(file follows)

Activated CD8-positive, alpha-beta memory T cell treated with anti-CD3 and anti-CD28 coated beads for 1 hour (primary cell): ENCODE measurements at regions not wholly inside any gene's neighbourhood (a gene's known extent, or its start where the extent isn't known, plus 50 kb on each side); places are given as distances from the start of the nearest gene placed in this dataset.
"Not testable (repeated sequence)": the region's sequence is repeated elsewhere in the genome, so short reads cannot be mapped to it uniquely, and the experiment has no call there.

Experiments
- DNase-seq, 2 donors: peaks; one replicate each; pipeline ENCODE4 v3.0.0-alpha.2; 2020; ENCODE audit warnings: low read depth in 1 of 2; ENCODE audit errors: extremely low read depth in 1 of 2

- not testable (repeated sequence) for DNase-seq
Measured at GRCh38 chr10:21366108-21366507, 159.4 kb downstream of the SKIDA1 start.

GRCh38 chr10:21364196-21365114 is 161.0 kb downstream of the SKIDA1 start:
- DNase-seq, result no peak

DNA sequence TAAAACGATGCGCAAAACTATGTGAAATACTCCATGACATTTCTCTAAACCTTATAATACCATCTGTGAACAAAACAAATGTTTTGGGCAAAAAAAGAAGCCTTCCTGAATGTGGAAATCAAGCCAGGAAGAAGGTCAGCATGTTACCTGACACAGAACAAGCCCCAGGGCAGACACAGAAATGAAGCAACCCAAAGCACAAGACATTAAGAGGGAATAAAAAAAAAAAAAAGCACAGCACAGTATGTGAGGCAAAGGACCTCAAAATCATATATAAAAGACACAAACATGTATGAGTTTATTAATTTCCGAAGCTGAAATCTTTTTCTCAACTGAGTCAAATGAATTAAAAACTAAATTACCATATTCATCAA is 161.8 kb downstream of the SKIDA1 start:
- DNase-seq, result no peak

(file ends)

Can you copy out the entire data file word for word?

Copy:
Activated CD8-positive, alpha-beta memory T cell treated with anti-CD3 and anti-CD28 coated beads for 1 hour (primary cell): ENCODE measurements at regions not wholly inside any gene's neighbourhood (a gene's known extent, or its start where the extent isn't known, plus 50 kb on each side); places are given as distances from the start of the nearest gene placed in this dataset.
"Not testable (repeated sequence)": the region's sequence is repeated elsewhere in the genome, so short reads cannot be mapped to it uniquely, and the experiment has no call there.

Experiments
- DNase-seq, 2 donors: peaks; one replicate each; pipeline ENCODE4 v3.0.0-alpha.2; 2020; ENCODE audit warnings: low read depth in 1 of 2; ENCODE audit errors: extremely low read depth in 1 of 2

- not testable (repeated sequence) for DNase-seq
Measured at GRCh38 chr10:21366108-21366507, 159.4 kb downstream of the SKIDA1 start.

GRCh38 chr10:21364196-21365114 is 161.0 kb downstream of the SKIDA1 start:
- DNase-seq, result no peak

DNA sequence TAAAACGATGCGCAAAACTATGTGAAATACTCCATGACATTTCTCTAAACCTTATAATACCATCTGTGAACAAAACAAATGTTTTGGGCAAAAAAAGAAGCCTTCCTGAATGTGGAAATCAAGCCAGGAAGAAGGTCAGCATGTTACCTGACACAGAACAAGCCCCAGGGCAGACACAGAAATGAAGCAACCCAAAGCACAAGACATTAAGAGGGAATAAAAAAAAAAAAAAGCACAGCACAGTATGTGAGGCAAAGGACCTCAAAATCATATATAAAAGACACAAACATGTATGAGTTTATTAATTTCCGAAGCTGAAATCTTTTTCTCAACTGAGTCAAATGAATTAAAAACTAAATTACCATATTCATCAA is 161.8 kb downstream of the SKIDA1 start:
- DNase-seq, result no peak